Climate Change isn’t a laughing matter – it’s one of the biggest challenges of the 21st century – yet the crisis figures strongly at this year’s Edinburgh Fringe festival.

Leading the creative and comedic call to action are rebel-activists from Extinction Rebellion.

The movement which brought cities to a standstill with its protest back in April, has been given a residency at key Fringe venue, Summerhall.

Extinction Rebellion has been given a residency at key fringe venue
Image: Extinction Rebellion has been given a residency at a key fringe venue

Curator, artist and activist Natalie Taylor is hoping the group can connect with audiences in a new way.

“One of the things for me about art is that it can reach emotional levels that perhaps a scientific report can’t,” she said.

“In a sense I think people can become quite numb to hearing all the bad news and I think that sometimes if an artist is trying to explain the same information to you, it comes across in a different way.”

Throughout August, as well as an exhibition featuring artists which include Turner Prize nominee Monster Chetwynd, a range of documentaries will be shown and performances will be staged.

More from Climate Change

Inviting the climate campaigners to curate their own programme at Edinburgh might seem like an unusual choice, but art and design has proven to be an incredibly effective tool for galvanising public support for the movement.

So much so that the V&A recently announced it has started gathering objects from the group’s protests for their own collection.

Climate change activists are seen during an Extinction Rebellion protest at Oxford Circus in London, Britain April 19, 2019
Image: Extinction Rebellion protests brought central London to a standstill earlier this year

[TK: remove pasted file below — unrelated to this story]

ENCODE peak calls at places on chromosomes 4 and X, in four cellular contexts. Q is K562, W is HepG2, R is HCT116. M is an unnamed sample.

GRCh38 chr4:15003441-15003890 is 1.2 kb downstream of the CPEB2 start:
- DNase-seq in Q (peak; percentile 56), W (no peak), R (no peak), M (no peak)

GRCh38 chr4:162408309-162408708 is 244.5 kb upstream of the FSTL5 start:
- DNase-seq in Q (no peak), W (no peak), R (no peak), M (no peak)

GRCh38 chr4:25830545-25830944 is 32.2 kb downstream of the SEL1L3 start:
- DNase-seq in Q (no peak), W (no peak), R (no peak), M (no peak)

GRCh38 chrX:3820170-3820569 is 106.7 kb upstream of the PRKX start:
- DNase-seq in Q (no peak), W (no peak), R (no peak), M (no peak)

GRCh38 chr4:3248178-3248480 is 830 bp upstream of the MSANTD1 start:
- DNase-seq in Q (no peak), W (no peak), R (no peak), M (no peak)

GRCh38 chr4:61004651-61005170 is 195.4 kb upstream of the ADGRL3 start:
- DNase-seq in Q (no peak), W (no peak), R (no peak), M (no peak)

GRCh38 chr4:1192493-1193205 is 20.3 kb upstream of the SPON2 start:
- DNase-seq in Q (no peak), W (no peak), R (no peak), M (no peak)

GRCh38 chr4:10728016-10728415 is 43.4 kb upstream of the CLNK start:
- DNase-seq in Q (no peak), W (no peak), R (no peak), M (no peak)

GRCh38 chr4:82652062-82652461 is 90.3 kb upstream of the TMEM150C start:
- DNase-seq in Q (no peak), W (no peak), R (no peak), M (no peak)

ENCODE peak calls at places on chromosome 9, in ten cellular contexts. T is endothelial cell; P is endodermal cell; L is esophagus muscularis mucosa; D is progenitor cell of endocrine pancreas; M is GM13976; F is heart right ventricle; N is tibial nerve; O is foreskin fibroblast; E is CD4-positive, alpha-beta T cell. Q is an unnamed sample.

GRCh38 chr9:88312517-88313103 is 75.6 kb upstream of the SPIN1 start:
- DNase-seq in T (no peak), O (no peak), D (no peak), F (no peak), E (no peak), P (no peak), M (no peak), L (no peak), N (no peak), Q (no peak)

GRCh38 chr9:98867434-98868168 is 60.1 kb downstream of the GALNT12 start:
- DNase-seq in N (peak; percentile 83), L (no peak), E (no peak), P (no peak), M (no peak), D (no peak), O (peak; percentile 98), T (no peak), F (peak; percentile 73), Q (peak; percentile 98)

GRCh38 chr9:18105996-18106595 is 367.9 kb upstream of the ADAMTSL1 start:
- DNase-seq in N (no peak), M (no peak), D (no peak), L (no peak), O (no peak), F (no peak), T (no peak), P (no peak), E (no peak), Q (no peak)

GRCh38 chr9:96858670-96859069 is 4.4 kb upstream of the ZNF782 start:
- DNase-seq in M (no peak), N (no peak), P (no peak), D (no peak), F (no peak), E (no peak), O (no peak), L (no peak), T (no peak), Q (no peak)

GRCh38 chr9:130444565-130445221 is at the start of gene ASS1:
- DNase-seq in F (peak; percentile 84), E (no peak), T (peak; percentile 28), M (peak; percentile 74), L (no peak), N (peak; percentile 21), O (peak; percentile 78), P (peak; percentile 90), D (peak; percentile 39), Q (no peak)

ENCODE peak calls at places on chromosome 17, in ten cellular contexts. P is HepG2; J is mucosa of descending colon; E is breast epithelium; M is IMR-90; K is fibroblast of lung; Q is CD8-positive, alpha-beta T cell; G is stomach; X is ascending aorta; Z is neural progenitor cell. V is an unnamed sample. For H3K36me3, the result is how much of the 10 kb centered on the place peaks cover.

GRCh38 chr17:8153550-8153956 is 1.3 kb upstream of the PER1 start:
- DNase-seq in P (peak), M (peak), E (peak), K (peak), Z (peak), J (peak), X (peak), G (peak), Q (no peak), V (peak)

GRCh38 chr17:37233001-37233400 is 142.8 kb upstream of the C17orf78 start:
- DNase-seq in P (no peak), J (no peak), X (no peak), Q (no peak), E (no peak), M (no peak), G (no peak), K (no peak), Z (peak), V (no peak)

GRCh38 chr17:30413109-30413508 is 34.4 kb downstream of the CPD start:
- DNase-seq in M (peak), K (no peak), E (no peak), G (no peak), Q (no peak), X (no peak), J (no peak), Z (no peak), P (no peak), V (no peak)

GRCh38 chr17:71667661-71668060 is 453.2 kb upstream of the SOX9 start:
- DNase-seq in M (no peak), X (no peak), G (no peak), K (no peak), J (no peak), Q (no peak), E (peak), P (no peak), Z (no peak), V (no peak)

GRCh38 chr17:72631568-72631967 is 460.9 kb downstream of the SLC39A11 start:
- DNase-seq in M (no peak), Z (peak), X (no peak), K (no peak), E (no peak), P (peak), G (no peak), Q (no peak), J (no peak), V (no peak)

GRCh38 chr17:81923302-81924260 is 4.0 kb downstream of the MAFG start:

Although global warming is a serious business, comedian Jon Long believes the doom and gloom of what’s ahead might be best served with a dose of humour.

He wrote his stand-up show Planet Killing Machine whilst working at a recycling plant.

Jon Long wrote his stand-up show Planet Killing Machine while working at a recycling plant
Image: Jon Long says comedy can help ‘sneak’ in facts about climate change to an audience

“The fact it’s so serious is one of the factors why we put off talking about it quite a bit,” he said.

“The fact that it’s happening in the future, we can’t really think about it.

“Comedy can be quite a good way to sneak in a few of the facts, putting some sugar in the medicine.”

Improvised comedy Pathetic Fallacy looks at our changing relationship to weather.

Each night a different performer steps in front of a green screen without knowing what’s in store for them.

Comedian and clown Luke Rollason took the lead in the very first show. He says he was up for taking part because he believes it’s nowhere near as challenging as the problems our planet is facing.

Improvised comedy Pathetic Fallacy looks at our changing relationship to weather
Image: Luke Rollason starred in the Pathetic Fallacy show

“If climate change is a palatable narrative then we’re not going to change our habits, it’s only really by encountering something that we feel the hugeness of that we have a chance to make the huge changes that need to be made.”

Arguably the biggest challenge at Edinburgh will be persuading audiences that they can’t just be passive – that tackling our ecological emergency requires us all not to watch but to act.

  • Jon Long: Planet Killing Machine is on daily at 9.30pm until 25 August at Underbelly
  • Pathetic Fallacy is being performed on various dates at 5pm on various dates up until 25 August at CanadaHub, Summerhall
  • Extinction Rebellion’s curated show runs until 25 August in Summerhall lower galleries.

courtesy of Sky News